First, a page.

There are many safety issues with hydrogen stored as compressed gas and liquid. Hydrogen's flammability, low ignition energy, embrittlement of materials, and ability to leak from confinement (tanks, piping, seals) raise concerns of possible hydrogen-air fires that burn rapidly with no visible indication of flames or smoke (van der Hoeven; Zuttel; Cadwallader). The implodable volume of the hydrogen storage tanks adds another level of risk for various transportation and military applications. The implosive collapse of a gas-filled structure can lead to ultrahigh compressions and strong shock waves, which pose a real threat to any nearby assets. With the increased investment in military and commercial hydrogen fuel cell powered systems, the development of inexpensive, high-density, user friendly, safe, pressure-tolerant solid hydrogen storage material would be a game-changing energy solution for terrestrial and underwater system applications (Office of Energy Efficiency & Renewable Resources Fuel Cell Technologies Office; Yu et al., Progress in Materials Science 2017, 88, 1-48.
Considerable research has focused on improving the volumetric and gravimetric storage density of hydrogen using materials such physisorbed hydrogen onto numerous materials (Graphite and metal organic frameworks (MOFs)), as well as ball-milling of carbon materials, and hydrides (Jena; Yu; Zutel et al., International Journal of Hydrogen Energy 2002, 27, 203-212; Zhang et al., Materials Research Bulletin 2014, 60, 648-651. MOFs can be challenging to synthesize, unstable, and contain low percentages of hydrogen by weight. Similarly physisorbed hydrogen onto graphite and other material exhibit low storage densities. Table 2 shows that hydrides could be promising candidates for hydrogen storage as they exhibit higher storage densities than gas and liquid storage (Jena; Zuttel). However hydrides face other challenges as many are unstable and difficult to synthesize, recharge, and dehydrogenate (Jena; Zuttel; Ren et al., J. Phys. Chem C 2014, 118, 21778-21784.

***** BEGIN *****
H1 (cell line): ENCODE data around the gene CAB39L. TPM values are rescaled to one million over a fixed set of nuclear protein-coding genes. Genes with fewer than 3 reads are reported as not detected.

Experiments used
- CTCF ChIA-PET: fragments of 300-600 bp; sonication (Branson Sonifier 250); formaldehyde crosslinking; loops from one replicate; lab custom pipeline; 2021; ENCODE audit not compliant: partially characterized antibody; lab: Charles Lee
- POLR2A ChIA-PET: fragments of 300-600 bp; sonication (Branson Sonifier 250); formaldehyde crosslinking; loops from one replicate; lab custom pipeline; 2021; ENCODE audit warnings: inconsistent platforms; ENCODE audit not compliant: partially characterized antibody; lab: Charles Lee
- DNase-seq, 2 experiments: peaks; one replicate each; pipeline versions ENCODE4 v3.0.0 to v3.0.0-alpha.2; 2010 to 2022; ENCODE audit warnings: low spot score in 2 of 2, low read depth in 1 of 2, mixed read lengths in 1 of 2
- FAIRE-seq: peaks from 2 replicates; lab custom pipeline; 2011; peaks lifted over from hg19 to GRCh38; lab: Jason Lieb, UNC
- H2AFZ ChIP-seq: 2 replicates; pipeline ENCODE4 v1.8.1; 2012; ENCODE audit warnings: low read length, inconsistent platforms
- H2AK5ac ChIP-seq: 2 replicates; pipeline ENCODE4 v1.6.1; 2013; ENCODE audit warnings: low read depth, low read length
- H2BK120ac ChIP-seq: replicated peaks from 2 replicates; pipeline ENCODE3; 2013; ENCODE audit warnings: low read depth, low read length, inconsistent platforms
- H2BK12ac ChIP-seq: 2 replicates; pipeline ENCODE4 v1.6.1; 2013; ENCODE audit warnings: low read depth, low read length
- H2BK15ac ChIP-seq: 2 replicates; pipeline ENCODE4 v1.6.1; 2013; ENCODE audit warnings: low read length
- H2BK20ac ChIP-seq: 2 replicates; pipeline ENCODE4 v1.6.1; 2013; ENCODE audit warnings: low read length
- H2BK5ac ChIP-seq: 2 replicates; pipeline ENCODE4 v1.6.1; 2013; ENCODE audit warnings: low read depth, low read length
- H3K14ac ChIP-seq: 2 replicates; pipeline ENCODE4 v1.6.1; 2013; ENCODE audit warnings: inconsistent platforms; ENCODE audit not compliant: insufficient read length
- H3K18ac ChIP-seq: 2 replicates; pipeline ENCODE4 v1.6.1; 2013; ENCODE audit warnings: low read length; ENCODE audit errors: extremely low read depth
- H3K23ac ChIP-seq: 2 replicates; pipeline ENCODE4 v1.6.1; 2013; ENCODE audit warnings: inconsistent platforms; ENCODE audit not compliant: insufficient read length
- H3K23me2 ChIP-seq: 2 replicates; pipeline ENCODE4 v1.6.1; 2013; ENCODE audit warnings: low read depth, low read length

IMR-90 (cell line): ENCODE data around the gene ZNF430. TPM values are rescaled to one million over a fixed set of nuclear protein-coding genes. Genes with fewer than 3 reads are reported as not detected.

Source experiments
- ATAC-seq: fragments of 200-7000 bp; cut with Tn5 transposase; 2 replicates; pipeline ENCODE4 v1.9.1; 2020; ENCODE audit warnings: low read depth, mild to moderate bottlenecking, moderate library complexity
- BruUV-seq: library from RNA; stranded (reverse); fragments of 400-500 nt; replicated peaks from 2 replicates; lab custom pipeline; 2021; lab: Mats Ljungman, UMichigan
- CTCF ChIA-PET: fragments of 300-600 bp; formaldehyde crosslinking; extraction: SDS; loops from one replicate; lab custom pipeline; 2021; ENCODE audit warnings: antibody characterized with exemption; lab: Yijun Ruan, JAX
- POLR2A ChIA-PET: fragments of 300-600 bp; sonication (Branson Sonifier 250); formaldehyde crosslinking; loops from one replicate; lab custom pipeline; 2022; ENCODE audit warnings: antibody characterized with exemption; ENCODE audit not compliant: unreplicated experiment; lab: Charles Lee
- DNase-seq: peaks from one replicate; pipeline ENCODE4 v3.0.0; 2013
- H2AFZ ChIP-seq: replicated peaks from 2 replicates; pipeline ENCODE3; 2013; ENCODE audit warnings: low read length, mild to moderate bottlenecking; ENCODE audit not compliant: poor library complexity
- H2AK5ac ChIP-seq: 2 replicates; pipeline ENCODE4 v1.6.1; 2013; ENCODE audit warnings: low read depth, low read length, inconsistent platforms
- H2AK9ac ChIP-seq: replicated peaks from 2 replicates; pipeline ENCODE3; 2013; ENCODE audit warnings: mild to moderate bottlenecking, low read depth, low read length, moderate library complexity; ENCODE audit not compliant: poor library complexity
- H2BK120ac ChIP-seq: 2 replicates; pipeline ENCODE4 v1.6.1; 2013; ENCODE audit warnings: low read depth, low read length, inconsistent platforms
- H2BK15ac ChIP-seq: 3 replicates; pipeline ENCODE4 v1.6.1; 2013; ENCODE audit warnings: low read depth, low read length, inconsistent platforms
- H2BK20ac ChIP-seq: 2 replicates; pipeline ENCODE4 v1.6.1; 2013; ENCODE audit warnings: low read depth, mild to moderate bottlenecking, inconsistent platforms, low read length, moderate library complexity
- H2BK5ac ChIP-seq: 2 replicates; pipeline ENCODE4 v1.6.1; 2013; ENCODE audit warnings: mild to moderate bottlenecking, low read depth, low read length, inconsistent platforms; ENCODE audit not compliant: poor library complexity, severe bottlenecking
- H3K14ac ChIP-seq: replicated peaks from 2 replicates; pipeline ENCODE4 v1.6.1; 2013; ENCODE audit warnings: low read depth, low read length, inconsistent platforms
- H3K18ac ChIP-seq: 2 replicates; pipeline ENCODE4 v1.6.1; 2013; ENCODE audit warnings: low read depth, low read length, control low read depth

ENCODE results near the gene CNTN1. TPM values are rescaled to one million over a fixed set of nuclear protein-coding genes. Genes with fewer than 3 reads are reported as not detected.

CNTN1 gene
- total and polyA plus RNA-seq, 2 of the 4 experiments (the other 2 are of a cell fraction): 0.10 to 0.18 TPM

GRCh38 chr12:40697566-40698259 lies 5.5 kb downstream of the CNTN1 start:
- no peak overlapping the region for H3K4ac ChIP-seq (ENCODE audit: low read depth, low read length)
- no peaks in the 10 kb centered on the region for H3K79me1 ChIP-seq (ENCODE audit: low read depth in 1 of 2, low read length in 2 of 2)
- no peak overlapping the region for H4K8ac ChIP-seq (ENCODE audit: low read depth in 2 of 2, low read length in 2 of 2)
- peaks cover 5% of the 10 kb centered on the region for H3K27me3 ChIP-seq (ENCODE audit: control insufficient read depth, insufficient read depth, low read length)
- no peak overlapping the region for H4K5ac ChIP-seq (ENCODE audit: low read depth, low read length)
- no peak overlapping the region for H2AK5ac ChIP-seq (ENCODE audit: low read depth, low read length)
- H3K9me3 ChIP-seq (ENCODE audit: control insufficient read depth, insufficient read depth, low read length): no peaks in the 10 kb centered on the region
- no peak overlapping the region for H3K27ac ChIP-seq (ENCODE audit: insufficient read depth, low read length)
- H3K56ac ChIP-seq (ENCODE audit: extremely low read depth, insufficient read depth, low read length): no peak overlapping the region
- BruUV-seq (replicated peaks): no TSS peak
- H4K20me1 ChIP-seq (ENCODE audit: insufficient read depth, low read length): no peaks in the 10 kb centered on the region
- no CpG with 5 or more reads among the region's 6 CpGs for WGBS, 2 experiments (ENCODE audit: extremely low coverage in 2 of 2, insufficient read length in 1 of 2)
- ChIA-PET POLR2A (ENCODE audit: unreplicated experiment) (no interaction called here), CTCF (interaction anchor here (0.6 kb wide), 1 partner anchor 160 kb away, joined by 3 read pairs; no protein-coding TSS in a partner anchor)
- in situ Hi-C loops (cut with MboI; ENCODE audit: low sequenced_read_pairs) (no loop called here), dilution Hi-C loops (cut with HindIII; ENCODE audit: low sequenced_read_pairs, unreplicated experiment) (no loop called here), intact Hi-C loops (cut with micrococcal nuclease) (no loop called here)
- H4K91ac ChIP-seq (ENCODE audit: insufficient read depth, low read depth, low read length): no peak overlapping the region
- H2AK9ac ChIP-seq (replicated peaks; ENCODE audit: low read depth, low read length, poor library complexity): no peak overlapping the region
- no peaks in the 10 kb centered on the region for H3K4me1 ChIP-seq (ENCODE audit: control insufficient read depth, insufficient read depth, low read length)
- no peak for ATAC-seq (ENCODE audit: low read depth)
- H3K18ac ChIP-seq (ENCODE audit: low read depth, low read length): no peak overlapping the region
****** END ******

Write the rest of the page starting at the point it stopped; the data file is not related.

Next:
Disclosed herein is a method comprising: providing a hydrogenated sp2 carbon allotrope, and releasing hydrogen gas from the carbon allotrope.
Also disclosed herein is an apparatus comprising: a vessel for containing a hydrogenated sp2 carbon allotrope, a fuel cell capable of using hydrogen gas a fuel, and a tube for transporting hydrogen gas from the vessel to the fuel cell.
Also disclosed herein is a hydrogenated sp2 carbon allotrope comprising at least 3.5 wt % hydrogen covalently bound to the carbon allotrope.
Also disclosed herein is a method comprising: providing a mixture comprising an sp2 carbon allotrope and liquid ammonia, adding an alkali metal to the mixture, and sonicating the mixture to form a hydrogenated form of the carbon allotrope.
A more complete appreciation will be readily obtained by reference to the following Description of the Example Embodiments and the accompanying drawings.
In the following description, for purposes of explanation and not limitation, specific details are set forth in order to provide a thorough understanding of the present disclosure. However, it will be apparent to one skilled in the art that the present subject matter may be practiced in other embodiments that depart from these specific details. In other instances, detailed descriptions of well-known methods and devices are omitted so as to not obscure the present disclosure with unnecessary detail.